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The brittle branches droop with the weight of candy canes, glass orbs and plastic snowflakes.
I’ve always loved decorating Christmas trees, but putting away the ornaments, colored lights and decorations isn’t as enjoyable. It’s a reminder that I’m packing away holiday traditions and memories, along with the decorations.
Every family has its own holiday traditions. Mine has never been about religion, but it always includes a Christmas tree, colored lights, a family gift exchange, cooking and baking, and spending time with family.
While packing away my decorations, I wondered where these holiday traditions came from. So I walked down the street to the county library and spent a couple of hours engrossed in history books all about Christmas.
I discovered that Christmas in colonial America wasn’t like today’s Christmas celebrations. Back then, Christmas was rowdy! It included feasting, dancing, drinking in public, card playing, horse racing, cock fighting, noise making (like shooting off guns), and sometimes fireworks, according to Tanya Gulevich’s “Encyclopedia of Christmas.”
In 1659, the Massachusetts Bay Colony made Christmas illegal. In fact, if you were caught feasting, refraining from work, or doing any holiday activities, you would be fined five shillings! It wasn’t until 22 years later that the English political authorities forced the colonists to repeal the law, according to Gulevich.
In the late 17th and 18th centuries, as the New England colonies attracted people from a variety of religious backgrounds, the colonists became more tolerant of Christmas, Gulevich wrote. The English, German and Dutch settlers had the strongest influence on early American Christmas celebrations.
Through time, the boisterous Christmas festivals diminished and Americans created a peaceful celebration centered on home and family ties.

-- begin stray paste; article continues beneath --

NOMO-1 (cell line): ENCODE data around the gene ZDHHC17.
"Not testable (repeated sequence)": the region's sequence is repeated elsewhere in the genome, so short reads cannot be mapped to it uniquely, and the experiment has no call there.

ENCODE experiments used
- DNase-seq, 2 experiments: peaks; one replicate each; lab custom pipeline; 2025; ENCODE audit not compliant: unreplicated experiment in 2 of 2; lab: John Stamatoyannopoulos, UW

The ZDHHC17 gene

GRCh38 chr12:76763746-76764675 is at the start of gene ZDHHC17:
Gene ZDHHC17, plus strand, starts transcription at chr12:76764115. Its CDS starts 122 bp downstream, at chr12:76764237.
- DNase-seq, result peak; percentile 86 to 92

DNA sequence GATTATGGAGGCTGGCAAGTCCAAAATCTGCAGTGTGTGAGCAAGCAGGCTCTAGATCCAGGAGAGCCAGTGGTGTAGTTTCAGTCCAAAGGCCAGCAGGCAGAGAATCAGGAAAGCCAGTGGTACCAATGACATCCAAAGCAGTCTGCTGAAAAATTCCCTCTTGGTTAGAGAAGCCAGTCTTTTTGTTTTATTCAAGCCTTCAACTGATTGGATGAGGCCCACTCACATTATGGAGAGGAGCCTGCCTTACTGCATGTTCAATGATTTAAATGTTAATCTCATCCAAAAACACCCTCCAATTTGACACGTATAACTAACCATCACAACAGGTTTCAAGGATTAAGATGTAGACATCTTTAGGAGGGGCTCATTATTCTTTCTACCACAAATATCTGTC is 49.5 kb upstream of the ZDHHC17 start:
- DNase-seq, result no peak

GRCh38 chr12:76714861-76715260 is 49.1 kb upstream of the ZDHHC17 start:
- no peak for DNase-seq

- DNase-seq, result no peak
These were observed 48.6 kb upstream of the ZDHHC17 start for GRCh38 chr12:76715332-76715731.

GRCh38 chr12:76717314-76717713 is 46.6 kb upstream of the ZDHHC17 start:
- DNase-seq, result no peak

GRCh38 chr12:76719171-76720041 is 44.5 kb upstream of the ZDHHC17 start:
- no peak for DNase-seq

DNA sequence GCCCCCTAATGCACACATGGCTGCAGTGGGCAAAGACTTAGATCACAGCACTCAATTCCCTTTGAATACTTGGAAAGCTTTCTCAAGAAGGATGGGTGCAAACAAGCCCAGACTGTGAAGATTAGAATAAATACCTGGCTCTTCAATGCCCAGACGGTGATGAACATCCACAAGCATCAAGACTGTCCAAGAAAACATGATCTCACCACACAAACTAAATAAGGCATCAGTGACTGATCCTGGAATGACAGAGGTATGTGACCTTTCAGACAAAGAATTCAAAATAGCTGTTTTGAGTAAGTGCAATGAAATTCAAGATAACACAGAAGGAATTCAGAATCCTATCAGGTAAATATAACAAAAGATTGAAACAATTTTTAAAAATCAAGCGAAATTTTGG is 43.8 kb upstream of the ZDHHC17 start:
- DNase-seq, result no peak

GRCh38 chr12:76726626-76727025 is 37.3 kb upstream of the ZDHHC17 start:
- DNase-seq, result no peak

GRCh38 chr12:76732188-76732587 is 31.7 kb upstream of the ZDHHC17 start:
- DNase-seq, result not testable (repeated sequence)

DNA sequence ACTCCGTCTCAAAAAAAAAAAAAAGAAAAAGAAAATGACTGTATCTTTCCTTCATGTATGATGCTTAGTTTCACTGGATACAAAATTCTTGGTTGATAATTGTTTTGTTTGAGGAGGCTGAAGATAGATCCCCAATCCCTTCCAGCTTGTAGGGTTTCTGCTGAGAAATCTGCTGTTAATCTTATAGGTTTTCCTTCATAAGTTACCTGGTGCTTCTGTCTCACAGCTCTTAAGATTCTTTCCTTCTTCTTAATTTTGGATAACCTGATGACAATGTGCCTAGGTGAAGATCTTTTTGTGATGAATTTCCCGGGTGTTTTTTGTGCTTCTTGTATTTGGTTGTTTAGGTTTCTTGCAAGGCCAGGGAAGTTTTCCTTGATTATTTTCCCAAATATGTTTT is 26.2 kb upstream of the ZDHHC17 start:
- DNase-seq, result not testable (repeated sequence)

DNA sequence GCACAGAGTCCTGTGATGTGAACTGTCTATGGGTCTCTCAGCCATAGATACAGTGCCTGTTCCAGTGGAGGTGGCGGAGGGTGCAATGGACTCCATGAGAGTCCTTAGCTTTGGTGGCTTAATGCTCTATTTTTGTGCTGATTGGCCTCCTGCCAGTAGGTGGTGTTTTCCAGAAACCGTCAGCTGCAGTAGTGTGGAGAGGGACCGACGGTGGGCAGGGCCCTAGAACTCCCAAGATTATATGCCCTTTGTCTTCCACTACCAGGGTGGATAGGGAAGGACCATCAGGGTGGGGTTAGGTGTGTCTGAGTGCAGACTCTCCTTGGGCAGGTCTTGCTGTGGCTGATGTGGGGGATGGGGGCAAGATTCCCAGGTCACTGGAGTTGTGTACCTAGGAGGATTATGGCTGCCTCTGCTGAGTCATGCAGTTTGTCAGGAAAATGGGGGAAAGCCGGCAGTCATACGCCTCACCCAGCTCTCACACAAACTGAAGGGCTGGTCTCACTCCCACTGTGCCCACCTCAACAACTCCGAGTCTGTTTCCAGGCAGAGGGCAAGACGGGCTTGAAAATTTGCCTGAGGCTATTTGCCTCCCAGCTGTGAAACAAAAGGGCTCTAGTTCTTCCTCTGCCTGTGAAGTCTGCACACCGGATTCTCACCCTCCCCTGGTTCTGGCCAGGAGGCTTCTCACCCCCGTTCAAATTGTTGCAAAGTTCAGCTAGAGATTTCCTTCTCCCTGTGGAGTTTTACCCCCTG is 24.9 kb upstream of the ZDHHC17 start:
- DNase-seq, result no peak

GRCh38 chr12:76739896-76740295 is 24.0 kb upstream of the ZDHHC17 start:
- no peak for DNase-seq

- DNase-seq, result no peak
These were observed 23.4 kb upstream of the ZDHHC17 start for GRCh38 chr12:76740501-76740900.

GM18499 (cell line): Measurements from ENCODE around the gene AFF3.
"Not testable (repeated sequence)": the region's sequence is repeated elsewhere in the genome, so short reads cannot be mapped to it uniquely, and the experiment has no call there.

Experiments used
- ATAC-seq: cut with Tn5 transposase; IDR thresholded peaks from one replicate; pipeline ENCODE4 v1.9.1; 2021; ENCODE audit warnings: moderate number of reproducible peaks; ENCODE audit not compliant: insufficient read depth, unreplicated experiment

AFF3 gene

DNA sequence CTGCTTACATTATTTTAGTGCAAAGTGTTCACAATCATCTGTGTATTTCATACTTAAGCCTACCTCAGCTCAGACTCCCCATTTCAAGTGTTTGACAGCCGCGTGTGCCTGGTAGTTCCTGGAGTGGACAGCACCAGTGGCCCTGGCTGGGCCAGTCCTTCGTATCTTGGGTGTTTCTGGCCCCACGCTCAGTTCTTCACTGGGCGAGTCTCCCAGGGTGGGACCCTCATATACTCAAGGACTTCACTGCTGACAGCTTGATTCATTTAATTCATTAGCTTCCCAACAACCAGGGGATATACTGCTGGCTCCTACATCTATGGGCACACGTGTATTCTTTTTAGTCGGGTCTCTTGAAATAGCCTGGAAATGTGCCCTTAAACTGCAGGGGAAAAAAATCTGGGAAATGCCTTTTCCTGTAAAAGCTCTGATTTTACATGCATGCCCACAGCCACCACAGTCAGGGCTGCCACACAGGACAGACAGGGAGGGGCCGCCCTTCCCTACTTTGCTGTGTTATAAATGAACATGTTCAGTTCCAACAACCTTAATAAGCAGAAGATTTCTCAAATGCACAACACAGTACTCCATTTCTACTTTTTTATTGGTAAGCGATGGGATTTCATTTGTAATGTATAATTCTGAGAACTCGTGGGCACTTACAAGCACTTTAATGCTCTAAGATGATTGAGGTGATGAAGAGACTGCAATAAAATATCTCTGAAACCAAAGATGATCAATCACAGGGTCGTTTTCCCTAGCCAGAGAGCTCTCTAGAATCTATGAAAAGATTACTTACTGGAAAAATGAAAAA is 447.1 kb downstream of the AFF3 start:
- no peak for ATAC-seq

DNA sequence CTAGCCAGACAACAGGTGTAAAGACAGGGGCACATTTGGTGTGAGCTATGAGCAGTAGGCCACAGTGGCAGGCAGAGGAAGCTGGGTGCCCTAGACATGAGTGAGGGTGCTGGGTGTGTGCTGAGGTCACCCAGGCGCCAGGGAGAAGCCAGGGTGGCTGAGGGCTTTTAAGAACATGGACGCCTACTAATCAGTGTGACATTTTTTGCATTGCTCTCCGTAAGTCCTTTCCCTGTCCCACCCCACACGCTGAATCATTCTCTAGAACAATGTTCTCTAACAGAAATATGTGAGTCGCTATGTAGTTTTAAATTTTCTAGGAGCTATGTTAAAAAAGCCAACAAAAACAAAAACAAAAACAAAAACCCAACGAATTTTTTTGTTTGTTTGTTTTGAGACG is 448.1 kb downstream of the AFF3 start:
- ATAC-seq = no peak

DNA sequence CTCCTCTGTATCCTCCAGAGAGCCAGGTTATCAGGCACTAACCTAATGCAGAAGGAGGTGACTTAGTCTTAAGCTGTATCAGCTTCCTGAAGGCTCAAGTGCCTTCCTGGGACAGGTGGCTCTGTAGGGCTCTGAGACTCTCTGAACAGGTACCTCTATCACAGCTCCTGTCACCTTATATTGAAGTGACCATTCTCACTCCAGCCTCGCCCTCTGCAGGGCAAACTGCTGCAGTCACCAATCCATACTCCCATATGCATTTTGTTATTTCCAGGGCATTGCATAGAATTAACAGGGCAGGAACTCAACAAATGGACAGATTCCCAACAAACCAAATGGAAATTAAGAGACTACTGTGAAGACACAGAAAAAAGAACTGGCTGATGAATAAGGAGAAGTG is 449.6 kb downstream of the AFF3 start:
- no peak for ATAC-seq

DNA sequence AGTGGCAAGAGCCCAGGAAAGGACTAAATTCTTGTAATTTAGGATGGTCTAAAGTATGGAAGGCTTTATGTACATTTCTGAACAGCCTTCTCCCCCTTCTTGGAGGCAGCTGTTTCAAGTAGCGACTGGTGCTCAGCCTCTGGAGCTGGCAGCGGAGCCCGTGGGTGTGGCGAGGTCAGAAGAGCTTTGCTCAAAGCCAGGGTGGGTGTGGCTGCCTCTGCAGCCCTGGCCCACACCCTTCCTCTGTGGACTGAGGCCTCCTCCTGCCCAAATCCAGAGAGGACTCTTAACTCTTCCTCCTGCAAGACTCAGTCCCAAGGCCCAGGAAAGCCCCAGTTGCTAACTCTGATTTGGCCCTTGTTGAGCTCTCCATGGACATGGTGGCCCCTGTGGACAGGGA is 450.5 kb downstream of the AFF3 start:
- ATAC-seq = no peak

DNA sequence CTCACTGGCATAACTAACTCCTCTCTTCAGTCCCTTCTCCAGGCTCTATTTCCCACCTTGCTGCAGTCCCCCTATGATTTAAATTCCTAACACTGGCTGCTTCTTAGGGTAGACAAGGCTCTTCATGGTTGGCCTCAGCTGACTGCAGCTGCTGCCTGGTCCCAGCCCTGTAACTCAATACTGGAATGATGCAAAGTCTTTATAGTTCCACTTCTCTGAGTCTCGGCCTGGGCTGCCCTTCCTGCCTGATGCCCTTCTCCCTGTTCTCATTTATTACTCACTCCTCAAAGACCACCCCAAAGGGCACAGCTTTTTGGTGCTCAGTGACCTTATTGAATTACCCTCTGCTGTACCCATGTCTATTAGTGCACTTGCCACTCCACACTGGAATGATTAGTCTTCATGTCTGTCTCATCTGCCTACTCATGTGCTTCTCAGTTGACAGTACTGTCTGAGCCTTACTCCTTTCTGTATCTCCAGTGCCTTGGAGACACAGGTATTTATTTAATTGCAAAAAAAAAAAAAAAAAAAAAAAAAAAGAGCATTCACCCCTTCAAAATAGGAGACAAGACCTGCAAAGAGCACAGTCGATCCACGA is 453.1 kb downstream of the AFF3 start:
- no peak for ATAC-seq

In 1822, Clement C. Moore’s “A Visit from St. Nicholas” developed the myth and image of Santa Claus, which gained popularity through his works.
By the second half of the 19th century, many people celebrated Christmas in America. New American Christmas customs emerged, such as Santa Claus, Christmas cards and family gift exchanges.
By this time, candles were expected on the typical American Christmas tree.
In 16th century Germany – where the Christmas tree hails from – most people couldn’t afford candles, so they lit their trees using mini wicks floating in walnut shells filled with oil. Doesn’t this image scream fire hazard?
Gulevich wrote that it wasn’t until 1882, three years after Thomas Edison invented the light bulb, that one of his associates lit up a Christmas tree. As electricity spread and electric lights became more affordable, their popularity soared. Today we see Christmas trees in windows, stores, offices and city plazas.
In 1870, Congress declared Christmas a national holiday in recognition of the large number of people who observed the day.
A decade after the American Civil War, giving store-bought gifts to family members became fashionable. This was due to consumer demand and commercial promotion, according to Gulevich’s encyclopedia. People wanted new manufactured goods, so retailers set up elaborate store window displays, increased advertising and kept stores open later. Around the same time, people started sending Christmas cards to faraway relatives and friends.
During the 19th century, American Christmas festivities began to revolve around customs that promoted symbolic exchanges of love and goodwill, according to Gulevich. These customs – Santa’s nocturnal visit, the Christmas tree, the family gift exchange and sending holiday cards – are still part of many holiday celebrations.
Looking back at the evolution of Christmas makes it seem that Christmas isn’t necessarily a religious celebration. It’s a day for everyone to celebrate love and life and dead trees with sparkly bits. This year I celebrated my life, my love, and my family. I hope I wasn’t alone.
Journalist Lauren Brooks lives in Chico. She is the editor of the Chico Enterprise-Record’s weekly entertainment guide, The Buzz. She is a CSU, Chico alumna who graduated with a B.A. in journalism in spring 2006. She can be reached at email@example.com.